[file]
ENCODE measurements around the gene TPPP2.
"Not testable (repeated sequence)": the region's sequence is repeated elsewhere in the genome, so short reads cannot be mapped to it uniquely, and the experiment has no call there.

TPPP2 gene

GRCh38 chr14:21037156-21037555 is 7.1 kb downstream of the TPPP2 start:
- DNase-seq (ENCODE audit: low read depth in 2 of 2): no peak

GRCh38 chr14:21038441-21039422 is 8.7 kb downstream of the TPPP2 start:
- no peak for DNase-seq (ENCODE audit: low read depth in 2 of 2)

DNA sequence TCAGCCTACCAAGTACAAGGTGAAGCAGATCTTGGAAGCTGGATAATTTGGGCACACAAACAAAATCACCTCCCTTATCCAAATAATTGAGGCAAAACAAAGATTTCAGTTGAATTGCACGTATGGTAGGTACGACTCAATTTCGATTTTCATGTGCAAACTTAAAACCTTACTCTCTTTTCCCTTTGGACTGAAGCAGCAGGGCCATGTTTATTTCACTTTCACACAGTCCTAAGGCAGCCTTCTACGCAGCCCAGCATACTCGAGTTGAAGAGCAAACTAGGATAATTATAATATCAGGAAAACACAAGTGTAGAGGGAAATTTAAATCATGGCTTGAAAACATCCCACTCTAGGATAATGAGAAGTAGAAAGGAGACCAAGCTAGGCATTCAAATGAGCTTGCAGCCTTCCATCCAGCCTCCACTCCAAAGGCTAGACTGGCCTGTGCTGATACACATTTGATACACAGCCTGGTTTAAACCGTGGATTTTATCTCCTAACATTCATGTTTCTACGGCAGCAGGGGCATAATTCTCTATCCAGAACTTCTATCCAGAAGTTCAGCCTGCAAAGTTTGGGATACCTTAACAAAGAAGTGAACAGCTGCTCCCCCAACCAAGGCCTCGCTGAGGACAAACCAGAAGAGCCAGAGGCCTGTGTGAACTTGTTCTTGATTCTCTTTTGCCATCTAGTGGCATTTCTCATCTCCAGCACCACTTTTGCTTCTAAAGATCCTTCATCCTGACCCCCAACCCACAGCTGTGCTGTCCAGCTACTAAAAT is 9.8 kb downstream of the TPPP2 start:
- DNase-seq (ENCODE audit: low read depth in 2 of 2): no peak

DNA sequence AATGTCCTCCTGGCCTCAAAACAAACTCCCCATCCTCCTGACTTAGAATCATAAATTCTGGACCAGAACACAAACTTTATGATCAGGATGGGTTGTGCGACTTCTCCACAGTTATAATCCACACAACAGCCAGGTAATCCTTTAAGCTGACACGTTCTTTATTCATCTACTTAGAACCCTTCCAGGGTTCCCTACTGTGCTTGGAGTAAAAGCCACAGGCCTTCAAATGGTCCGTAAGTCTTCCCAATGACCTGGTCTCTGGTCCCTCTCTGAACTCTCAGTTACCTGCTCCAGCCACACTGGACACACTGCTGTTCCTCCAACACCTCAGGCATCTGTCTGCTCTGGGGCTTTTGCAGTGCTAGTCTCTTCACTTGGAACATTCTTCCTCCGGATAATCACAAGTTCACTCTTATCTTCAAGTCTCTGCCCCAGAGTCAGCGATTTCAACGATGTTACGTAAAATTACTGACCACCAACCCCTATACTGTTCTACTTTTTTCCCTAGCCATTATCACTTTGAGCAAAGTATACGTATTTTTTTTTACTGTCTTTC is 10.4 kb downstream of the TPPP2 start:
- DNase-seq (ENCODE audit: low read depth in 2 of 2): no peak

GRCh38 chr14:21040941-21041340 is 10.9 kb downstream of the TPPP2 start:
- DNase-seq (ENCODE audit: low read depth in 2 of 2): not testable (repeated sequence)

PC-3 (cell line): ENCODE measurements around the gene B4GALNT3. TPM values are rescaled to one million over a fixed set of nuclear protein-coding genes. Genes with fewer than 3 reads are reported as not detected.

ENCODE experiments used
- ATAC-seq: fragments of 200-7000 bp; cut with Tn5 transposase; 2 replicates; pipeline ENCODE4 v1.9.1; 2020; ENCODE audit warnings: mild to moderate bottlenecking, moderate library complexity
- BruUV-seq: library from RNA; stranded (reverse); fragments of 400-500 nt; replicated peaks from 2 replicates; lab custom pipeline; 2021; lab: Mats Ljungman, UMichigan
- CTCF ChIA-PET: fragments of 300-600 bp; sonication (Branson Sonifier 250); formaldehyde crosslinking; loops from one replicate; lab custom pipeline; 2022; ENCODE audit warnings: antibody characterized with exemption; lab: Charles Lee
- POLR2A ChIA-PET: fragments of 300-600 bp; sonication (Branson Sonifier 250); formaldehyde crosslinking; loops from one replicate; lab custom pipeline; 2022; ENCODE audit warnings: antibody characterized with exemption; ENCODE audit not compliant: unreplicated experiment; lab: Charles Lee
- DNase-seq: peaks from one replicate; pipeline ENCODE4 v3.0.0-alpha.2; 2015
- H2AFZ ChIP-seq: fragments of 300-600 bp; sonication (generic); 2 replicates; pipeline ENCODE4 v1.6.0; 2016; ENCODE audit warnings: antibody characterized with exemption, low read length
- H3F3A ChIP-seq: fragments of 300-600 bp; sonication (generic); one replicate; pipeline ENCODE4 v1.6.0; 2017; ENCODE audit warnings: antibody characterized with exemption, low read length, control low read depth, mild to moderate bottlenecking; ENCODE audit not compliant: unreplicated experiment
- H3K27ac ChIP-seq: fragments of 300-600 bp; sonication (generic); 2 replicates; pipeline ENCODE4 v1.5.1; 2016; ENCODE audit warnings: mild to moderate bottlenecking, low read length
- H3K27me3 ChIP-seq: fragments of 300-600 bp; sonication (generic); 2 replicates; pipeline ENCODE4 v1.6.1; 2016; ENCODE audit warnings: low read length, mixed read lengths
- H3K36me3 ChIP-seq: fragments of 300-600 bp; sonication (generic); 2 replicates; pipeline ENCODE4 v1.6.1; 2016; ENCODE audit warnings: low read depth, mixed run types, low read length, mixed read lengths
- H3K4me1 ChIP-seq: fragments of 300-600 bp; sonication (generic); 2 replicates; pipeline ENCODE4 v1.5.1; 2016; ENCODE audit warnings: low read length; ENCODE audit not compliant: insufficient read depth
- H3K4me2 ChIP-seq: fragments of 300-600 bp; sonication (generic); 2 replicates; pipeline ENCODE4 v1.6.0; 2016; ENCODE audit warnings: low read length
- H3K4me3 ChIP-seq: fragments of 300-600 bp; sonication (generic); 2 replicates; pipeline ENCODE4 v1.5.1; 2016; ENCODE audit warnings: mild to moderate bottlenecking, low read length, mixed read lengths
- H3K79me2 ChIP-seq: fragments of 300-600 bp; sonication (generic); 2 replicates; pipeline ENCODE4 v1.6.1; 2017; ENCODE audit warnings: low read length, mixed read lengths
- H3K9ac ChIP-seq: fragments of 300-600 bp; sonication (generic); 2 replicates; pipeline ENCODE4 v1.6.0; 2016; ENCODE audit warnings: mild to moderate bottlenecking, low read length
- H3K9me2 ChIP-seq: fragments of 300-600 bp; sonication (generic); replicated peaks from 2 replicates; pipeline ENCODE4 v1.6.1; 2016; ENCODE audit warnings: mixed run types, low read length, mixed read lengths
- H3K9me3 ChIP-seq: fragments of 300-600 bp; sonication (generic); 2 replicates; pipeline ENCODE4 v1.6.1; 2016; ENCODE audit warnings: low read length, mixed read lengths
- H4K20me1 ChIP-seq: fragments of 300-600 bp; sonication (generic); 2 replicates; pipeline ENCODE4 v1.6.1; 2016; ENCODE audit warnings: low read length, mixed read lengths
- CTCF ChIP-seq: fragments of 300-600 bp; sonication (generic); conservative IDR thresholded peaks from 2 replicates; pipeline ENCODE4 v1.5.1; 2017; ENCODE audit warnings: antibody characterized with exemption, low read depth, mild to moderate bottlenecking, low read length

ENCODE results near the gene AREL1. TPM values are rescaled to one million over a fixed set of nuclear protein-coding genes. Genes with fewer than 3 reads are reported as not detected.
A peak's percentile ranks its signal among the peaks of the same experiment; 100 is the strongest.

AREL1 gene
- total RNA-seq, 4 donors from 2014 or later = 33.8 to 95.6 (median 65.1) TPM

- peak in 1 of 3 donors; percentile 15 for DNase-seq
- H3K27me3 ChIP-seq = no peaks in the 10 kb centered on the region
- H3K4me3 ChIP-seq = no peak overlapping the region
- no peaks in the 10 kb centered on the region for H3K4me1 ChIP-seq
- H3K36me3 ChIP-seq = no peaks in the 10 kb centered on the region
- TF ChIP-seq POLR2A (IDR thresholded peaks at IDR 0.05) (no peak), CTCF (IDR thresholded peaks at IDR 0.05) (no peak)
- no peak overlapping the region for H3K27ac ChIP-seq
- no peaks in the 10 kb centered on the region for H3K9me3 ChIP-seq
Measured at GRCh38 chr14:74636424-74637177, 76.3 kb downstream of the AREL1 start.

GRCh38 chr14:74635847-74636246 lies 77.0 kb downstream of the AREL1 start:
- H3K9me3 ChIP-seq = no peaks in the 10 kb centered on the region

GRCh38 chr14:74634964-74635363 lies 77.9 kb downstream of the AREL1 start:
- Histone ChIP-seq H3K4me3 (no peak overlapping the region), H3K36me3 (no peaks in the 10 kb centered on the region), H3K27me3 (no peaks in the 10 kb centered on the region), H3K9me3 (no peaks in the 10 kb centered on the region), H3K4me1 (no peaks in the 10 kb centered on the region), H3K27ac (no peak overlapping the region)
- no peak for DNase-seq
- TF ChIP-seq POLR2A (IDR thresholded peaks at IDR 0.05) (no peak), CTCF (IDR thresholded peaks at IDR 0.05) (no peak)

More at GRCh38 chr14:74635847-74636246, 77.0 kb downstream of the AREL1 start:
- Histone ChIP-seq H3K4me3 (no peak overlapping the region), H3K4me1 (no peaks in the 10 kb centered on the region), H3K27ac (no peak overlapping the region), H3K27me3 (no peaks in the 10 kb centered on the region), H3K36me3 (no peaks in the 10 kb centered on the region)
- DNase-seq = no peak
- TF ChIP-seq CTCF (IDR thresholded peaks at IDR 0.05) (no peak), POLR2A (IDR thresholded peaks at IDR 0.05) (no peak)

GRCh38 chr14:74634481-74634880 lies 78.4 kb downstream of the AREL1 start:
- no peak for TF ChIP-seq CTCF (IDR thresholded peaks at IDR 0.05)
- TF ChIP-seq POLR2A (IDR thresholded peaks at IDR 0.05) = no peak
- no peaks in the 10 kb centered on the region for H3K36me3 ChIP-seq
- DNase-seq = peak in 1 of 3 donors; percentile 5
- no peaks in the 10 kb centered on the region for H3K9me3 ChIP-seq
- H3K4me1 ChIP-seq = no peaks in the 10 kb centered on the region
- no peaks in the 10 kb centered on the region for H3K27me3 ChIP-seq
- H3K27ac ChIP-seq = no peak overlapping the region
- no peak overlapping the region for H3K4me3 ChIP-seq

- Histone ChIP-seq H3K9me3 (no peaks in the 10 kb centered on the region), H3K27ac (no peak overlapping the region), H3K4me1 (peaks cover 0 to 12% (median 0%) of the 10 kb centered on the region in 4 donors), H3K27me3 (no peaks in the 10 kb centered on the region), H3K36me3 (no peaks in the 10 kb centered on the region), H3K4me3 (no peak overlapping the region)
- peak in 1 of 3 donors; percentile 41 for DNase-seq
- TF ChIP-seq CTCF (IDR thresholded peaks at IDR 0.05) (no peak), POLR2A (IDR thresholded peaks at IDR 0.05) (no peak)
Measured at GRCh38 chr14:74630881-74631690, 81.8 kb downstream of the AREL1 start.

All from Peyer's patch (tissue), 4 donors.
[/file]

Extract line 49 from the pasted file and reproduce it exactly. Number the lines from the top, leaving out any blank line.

- H3K9me3 ChIP-seq = no peaks in the 10 kb centered on the region